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New Grads: Approximately How Much Do You Make In Billings Per Month?

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Just curious what the average billing is per month for new grads? Any new grads on here want to share? I just finished my 3rd month, and I billed about $24,000 last month, I took home about $9000 last month (40% collections minus lab fees).  This is in BC.

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I'm not a new grad (2012). Now a days how much you earn has very little to do with how good or how fast or how experienced you are. It is much more important that you have a lot of patients and work to do. A slow new grad with a lot of patients will earn way more than an experienced dentist who only has 3-4 patients booked per day.

 

I made more in my first year out than I'm going to make my fifth year out.

 

I'm in Toronto. I've had months as high as $50,000 billings (close to $20,000 take home). I don't consider that a realistic goal in Toronto. My average is much lower and especially so for the past six months. Lately the office I work for has hired a second full time associate so my workload and income has been cut nearly in half and I'm not very happy about that. I've been taking home maybe $8000 per month. Not amazing. I have to supplement it by taking other dental work opportunities where I can.

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I also understand that the degree which your days are filled is in large part determined by dentistry saturation - worse in big centres like TO and Vancouver - much better in far flung places such as Timmins - where they have trouble recruiting enough dentists who want to live there - hence your days are full and take home is higher.

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There aren't a lot of dentists on here, so you likely won't get a lot of replies.

 

I'm not a new grad, but I billed ~50K my first full month working 4 days a week, after lab my 40% was ~17K. I'm in Ontario.

 

There isn't really an average for new grads because it's so incredibly variable.

Unless you take over a full patient load like I did initially, it takes time to build up to a full schedule and that will really depend on your patient flow.

How much a new grad bills will depend mostly on how busy they are.

 

At my new job where I am building up a patient base from scratch, I think I made 5K my first month?? I had a lot of holes in my schedule for the first several months. Only now 6 months in an I running a consistently full schedule.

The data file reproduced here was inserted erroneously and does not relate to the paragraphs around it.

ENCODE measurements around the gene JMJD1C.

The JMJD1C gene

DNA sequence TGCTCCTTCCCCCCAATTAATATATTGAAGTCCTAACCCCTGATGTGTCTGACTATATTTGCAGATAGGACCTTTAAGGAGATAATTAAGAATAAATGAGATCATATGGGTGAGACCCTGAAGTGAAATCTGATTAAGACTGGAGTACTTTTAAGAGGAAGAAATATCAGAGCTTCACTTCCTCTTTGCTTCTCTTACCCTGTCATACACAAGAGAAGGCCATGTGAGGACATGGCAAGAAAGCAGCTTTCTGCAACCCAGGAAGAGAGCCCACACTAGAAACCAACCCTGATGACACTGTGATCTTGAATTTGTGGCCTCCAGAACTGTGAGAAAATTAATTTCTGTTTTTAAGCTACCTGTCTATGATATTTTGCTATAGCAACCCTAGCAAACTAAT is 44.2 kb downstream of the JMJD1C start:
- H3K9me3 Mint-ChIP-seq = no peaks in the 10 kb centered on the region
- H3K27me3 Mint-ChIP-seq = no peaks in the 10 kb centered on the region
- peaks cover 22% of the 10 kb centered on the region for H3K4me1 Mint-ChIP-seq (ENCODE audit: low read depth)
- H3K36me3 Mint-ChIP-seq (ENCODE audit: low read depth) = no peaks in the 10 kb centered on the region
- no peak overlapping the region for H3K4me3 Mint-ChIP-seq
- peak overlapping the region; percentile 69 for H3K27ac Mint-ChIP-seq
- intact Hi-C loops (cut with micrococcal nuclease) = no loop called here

Yeah. same with me. My first month was very slow and I only made 4K. But since then, I have become more busier and more proficient. 

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I think like Malkynn said this is highly variable with location, your speed, how many hours/days you work, and the type of procedure you're willing to tackle first year out but I've heard it range from ~15k to 80k a month gross billing but average is probably right around your number.

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I'm not a new grad (2012). Now a days how much you earn has very little to do with how good or how fast or how experienced you are. It is much more important that you have a lot of patients and work to do. A slow new grad with a lot of patients will earn way more than an experienced dentist who only has 3-4 patients booked per day.

 

I made more in my first year out than I'm going to make my fifth year out.

 

I'm in Toronto. I've had months as high as $50,000 billings (close to $20,000 take home). I don't consider that a realistic goal in Toronto. My average is much lower and especially so for the past six months. Lately the office I work for has hired a second full time associate so my workload and income has been cut nearly in half and I'm not very happy about that. I've been taking home maybe $8000 per month. Not amazing. I have to supplement it by taking other dental work opportunities where I can.

 

one of the big reasons why you should purchase a practice and be your own boss 

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I am not a new grad, but first year practicing in Toronto after working in USA for two years. My average collection per month is  ~$30 000 this year for working part times in two different offices working 4.5 days a week. One of offices currently I work for suddenly hired 3 foreign trained dentists who is willing to do scaling so my workload and income has been cut.  I agreed that your income depends on the the patient flow and  number of recall exams you do. But your diagnostic skill and ability to educate patient to do the treatment after you make the diagnosis also affect your billing. 

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Just curious, but why would a clinic owner want dentists doing cleanings taking 40% instead of hygienists getting paid $35ish/hr?